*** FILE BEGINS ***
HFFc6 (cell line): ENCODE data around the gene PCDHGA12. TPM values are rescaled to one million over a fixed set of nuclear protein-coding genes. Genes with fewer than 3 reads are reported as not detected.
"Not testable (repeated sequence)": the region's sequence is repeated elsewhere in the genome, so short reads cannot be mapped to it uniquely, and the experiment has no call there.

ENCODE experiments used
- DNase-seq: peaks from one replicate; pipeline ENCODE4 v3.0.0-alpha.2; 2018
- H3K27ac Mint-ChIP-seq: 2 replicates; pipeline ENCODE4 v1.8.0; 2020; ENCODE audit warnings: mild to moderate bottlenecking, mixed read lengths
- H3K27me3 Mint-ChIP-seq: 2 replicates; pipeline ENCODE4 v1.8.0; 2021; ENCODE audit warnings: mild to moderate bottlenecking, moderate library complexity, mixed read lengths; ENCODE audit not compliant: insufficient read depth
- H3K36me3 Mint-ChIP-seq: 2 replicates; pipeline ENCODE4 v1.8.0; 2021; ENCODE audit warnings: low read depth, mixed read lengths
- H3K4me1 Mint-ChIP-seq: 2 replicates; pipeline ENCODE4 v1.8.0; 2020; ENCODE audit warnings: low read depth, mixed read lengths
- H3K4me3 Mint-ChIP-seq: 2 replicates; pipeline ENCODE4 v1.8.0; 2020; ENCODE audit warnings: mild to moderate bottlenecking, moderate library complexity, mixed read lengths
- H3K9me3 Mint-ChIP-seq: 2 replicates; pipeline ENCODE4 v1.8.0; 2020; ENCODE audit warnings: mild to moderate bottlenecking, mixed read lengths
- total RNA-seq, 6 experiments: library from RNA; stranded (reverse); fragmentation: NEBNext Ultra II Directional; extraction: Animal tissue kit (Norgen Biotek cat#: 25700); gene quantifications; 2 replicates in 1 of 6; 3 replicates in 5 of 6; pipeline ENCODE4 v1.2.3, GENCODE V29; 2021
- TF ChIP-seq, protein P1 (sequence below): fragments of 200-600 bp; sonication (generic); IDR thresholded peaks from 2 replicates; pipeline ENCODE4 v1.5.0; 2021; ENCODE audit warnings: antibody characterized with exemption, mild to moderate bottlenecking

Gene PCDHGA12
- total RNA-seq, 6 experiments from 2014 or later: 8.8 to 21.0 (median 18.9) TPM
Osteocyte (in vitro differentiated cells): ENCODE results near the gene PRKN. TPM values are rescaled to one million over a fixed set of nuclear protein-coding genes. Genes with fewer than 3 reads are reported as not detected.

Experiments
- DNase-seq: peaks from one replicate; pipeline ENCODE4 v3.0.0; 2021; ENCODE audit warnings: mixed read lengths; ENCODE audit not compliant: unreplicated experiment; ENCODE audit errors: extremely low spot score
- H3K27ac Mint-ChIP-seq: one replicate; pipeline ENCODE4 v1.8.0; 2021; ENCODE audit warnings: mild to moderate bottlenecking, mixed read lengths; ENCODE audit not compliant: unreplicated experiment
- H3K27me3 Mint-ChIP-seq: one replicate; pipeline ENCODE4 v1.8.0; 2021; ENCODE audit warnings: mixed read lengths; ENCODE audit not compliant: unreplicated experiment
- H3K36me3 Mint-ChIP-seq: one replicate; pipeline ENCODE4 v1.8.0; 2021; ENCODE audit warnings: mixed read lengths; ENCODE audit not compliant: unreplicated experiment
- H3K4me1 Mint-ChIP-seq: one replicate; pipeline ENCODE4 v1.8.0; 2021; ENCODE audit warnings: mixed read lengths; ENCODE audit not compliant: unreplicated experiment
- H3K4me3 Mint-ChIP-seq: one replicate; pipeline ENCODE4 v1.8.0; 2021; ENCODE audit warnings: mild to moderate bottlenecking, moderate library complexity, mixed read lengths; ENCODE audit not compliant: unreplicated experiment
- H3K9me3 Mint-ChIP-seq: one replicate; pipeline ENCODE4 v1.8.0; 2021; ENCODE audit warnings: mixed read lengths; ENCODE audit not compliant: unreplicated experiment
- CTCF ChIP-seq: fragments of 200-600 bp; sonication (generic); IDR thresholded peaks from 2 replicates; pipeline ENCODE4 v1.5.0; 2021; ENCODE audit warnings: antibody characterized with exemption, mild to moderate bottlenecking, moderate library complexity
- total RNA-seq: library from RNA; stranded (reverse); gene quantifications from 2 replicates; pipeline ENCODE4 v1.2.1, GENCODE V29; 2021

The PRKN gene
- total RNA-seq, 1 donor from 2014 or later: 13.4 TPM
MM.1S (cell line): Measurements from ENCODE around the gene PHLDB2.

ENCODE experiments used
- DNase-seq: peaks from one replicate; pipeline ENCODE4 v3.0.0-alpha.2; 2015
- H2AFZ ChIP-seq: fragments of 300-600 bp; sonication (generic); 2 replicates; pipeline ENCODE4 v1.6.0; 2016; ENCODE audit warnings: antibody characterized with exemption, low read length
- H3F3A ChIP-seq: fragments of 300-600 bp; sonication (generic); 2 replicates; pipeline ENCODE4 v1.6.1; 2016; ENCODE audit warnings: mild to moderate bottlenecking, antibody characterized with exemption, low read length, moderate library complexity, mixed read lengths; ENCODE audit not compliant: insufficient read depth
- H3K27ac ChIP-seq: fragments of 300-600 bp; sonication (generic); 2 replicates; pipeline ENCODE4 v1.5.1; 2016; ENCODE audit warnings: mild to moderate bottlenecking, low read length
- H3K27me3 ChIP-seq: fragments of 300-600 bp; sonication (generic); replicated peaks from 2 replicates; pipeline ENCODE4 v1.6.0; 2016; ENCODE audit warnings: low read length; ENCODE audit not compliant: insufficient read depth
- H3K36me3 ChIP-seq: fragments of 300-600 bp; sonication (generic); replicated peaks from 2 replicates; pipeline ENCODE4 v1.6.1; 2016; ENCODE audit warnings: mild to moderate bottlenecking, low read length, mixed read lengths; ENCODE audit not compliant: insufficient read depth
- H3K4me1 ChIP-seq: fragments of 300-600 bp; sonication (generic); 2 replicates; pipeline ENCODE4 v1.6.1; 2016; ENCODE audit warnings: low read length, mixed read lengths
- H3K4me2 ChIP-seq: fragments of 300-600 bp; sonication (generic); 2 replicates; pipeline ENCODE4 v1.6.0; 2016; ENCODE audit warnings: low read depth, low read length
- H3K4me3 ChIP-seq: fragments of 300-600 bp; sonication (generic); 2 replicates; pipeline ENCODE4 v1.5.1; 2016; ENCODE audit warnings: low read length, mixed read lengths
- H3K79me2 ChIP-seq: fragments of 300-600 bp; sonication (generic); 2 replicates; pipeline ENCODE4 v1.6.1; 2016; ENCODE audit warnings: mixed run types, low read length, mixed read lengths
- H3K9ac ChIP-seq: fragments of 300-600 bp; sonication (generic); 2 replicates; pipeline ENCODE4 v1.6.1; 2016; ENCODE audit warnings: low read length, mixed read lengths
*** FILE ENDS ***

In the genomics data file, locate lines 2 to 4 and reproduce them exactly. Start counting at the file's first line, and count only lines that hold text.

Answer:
"Not testable (repeated sequence)": the region's sequence is repeated elsewhere in the genome, so short reads cannot be mapped to it uniquely, and the experiment has no call there.

ENCODE experiments used
- DNase-seq: peaks from one replicate; pipeline ENCODE4 v3.0.0-alpha.2; 2018